addicted to diets | by: angie warren

Before I get Angie on the mic, I just want to say…this adventure is a long time coming. I don’t recall how she and I met but over the the past few years the universe has pulled us together for brainstorm sessions on photography and life in general. So many ideas. So little time. Here we are joining forces on something that has nothing to do with photography. It’s funny. and perfect.

Angie guest blogged on my photography site about wardrobe color palettes a few years ago. It really is a timeless post on what to wear for your family photo session you can read HERE. She is the Author of FLY, a photography mentoring guide, the original creator of the Creative Mama and she is also a very busy mama of three.  I am thrilled to have her as a client and contributing author here on eat-swell.

What I love about  Angie:  The girl has some serious heart. She’s a gifted story teller, sensitive yet bold and determined and like many of us she finds herself totally overwhelmed with the amount of information being thrown around about “what to eat.”

Angie is participating in my 6 month program REprogram and she will be sharing her journey with us regularly.  Super excited.  There is also a group program in the works so please stay tuned for that.

Get set. Go,

Amy

 

 

My love affair with dieting began after high school when a friend and her parents were doing Weight Watchers. I gave it a try, or two or three. I didn’t need it but told myself I did.

After my first son was born in 2004 (and I gained a good 50 lbs) I decided it was time. He was 16 months old when I began. Three months later I was 30 lbs lighter and a skeletal 118 lbs. I felt like I was on top of the world. I was sexy and tiny and floated around the house in my little shorts and tanks.

I would keep this weight off for a few years until I got pregnant with my second son. At the end of nine months I had gained 80 lbs. EIGHTY. I hit the scale at 200 and after his birth gave Weight Watchers a few more tries. Juicing happened for a day, followed by another Weight Watchers attempt, then some binging and of course more tries at counting my points. A lot of that weight fell off and I was feeling really, much better. I was going to the gym and had a good system down though I failed to keep Weight Watchers “working” like it did before.

Along with the arrival of my second child was a horrendous bout of PPD and anxiety. I was on one medication after another until I found something that worked. What my doctor failed to mention however was the weight gain that came along with it. 30 lbs later I was inching higher and higher. Depressed and anxious and frustrated and feeling like crap I decided I would try juicing again, then Weight Watchers, dabbled in GF eating and finally the 17 Day Diet. My mom and friend had success, so I could too, right?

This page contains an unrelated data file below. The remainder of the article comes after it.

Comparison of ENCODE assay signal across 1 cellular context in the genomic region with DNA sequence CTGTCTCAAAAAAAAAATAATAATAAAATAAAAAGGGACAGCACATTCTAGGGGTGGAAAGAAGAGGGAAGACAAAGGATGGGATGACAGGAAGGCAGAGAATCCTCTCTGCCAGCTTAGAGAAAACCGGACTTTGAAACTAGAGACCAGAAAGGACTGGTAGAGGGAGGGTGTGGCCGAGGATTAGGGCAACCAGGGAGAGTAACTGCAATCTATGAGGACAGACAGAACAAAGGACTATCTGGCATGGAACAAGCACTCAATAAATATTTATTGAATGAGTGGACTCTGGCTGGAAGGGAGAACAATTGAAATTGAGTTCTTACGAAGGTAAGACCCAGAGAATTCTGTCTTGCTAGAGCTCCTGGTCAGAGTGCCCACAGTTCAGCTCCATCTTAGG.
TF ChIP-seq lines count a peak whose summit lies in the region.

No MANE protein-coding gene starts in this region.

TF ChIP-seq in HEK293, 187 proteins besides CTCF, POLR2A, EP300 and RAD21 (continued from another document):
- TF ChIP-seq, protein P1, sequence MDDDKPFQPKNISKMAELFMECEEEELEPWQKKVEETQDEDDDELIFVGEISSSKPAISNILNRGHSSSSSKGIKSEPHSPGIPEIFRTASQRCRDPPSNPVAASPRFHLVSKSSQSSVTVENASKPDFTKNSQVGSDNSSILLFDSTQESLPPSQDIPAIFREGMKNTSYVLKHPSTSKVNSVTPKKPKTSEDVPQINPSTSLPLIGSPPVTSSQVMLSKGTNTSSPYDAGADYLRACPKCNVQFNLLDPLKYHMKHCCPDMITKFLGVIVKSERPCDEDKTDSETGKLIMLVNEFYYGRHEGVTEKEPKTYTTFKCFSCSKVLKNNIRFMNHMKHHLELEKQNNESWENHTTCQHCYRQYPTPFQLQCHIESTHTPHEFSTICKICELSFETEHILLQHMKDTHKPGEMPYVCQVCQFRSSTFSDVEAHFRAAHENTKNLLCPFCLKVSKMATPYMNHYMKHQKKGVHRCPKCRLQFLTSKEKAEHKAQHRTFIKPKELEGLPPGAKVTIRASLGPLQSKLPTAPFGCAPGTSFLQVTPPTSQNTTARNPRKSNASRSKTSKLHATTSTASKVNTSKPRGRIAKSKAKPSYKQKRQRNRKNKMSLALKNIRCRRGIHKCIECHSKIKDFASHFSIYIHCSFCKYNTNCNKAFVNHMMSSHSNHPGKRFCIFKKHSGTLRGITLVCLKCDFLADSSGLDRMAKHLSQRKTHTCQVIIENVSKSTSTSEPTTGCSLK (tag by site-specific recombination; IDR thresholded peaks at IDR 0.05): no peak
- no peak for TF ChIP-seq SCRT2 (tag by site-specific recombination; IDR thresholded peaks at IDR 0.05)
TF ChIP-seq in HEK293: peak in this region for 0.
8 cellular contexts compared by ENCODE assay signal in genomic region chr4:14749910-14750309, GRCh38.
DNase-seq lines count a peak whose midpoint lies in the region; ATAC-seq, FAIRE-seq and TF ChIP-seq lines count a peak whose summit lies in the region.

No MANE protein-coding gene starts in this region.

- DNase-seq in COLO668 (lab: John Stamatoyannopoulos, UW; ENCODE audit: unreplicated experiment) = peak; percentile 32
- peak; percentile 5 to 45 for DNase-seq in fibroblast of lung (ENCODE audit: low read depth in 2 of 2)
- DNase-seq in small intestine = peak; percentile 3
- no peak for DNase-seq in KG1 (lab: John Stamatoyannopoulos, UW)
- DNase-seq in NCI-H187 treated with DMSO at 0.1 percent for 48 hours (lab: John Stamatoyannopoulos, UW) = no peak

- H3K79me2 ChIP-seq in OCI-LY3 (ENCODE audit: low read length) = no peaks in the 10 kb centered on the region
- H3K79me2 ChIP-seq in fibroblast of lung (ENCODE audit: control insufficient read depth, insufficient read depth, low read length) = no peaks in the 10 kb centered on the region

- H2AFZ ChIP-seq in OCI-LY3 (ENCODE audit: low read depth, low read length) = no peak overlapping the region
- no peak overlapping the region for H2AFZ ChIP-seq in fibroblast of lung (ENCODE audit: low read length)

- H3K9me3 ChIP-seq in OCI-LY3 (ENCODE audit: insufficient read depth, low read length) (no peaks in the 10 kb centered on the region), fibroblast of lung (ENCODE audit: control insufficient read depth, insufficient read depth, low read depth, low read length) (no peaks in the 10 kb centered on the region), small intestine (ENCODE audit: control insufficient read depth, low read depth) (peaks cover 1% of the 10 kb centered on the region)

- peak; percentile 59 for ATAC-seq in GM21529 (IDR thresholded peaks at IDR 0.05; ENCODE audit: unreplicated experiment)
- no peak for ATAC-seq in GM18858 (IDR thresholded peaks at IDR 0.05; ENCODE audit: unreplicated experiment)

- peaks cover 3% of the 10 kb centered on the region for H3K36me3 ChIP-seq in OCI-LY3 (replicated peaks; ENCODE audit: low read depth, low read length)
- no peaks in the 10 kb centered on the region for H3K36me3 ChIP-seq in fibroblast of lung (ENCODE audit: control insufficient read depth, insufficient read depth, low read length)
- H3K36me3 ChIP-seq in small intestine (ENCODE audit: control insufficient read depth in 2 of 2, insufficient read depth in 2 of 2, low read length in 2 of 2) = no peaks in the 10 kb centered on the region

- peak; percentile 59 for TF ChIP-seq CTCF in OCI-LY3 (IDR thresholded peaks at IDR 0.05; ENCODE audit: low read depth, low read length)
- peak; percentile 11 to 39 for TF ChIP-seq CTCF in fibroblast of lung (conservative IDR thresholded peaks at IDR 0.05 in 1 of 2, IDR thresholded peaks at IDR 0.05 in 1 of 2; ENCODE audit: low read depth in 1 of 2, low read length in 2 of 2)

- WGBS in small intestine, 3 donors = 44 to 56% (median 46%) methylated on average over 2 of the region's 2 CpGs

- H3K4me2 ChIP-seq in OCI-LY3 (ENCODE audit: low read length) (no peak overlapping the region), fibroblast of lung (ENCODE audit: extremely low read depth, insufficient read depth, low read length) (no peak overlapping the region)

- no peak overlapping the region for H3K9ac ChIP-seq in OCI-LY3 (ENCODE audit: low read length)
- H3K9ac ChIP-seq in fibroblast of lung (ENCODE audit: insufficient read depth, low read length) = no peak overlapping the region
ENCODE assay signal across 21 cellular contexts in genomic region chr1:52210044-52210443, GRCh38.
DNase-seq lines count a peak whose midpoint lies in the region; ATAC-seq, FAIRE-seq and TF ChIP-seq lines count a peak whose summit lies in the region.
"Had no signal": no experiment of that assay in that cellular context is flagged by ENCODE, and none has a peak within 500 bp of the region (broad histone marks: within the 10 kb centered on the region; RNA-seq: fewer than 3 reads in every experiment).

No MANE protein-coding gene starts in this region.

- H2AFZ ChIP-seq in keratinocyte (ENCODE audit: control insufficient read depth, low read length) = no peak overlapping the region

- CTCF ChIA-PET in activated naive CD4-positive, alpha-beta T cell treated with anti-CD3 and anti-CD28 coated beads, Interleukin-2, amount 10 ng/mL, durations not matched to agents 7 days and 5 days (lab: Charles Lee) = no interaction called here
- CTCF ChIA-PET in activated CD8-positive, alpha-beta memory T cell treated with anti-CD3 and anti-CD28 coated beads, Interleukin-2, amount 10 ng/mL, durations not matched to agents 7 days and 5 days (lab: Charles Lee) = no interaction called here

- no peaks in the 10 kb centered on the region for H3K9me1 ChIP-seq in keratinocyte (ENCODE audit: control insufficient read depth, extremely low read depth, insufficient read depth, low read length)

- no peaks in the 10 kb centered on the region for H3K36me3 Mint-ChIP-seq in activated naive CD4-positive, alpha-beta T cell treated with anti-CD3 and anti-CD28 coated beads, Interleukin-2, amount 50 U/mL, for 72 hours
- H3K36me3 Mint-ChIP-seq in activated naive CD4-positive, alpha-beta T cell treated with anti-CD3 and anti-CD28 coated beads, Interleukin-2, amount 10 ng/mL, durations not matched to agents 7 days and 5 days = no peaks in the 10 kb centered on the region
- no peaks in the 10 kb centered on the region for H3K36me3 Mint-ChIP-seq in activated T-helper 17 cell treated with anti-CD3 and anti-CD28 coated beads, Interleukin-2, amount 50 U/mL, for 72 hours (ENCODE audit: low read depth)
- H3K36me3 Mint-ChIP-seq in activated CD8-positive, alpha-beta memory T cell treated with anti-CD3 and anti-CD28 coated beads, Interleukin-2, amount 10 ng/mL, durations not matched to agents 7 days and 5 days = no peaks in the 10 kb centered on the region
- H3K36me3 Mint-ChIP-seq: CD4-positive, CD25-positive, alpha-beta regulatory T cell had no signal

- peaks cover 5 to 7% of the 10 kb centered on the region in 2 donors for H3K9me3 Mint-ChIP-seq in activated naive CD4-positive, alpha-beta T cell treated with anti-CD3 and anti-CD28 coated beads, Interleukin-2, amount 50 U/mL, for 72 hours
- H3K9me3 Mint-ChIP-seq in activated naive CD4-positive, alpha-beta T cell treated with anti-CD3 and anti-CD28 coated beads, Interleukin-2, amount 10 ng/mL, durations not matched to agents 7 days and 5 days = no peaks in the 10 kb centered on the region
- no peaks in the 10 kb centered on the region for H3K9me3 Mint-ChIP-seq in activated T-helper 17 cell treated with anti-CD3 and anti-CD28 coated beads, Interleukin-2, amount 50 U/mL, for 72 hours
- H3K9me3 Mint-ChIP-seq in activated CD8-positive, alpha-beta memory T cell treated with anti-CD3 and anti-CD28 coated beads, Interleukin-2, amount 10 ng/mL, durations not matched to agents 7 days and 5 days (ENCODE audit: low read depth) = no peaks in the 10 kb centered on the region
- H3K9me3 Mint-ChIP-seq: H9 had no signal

Then out of nowhere, I found out I was pregnant. Again. I was 162 and at only 5’2 any extra weight shows, this was not good. I had never gotten pregnant at this weight. I was now dealing with perinatal PPD, horrendous morning sickness, extra weight and anxiety over our life situation (no job, lost our home, lost our car, etc).

The pregnancy with my daughter would see me gaining 60 lbs more. SIXTY. She was born and I fell deeper into depression and anxiety. I hated my body, was constantly stressed out and emotionally eating. 2012 would see me starting and stopping about 10 different diets at least a few times each.

Weight Watchers
Calorie Counting
Juicing
Smoothies
HCG
17 Day Diet
GF
Sugar Free
Diet pills

… just to name a few.

I would see something someone else was doing and knew if I could only do that I could be tiny again. Yet, I couldn’t. I didn’t want to break my Starbucks habit, or my new love for Italian beer, or bread or sugar or anything that tasted and made me FEEL good. FEELING good made me happy, until I looked in the mirror and could no longer recognize who I saw. I was living in my stretchy maternity pants and long and lean tanks.

I’ve had a mental block with Weight Watchers for a few years now. Not sure why I could do it SO successfully before but not now? It’s as simple as counting and tracking points, right? But something hasn’t felt right about it. The more I learned about food and how it correlates with our mental and emotional health, the more research I did on preservatives and sugars and genetically modified foods and the like, the more I realized Weight Watchers is simply one of the worst ways to lose weight and gain health. Like, ever.

The good fats out there? Way too many points. Instead I chose SF jello with light whipped topping. Maybe a frozen Smart Ones meal. Perhaps I’d just drink Diet Pepsi when I’m hungry. That’s 0 points right? I was literally a walking disaster. Alas I had nothing to really back me up. Most people I know are for Weight Watchers and find reasons to argue against my thought process.

Sure I could lose some weight with it, but at what cost? I got good at manipulating my daily and weekly points so that I could still have that venti iced latte or pizza or beer or candy at the end
of the day.

Now what?

-Angie

 

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  • Lindsay R - February 21, 2013 - 2:11 pm

    I can relate to so much of what you wrote. It’s because dieting is the worst way to lose weight. Science shows that dieters actually gain more weight overtime than people who don’t diet. Yet, I also keep dieting. <— hard-headed!ReplyCancel

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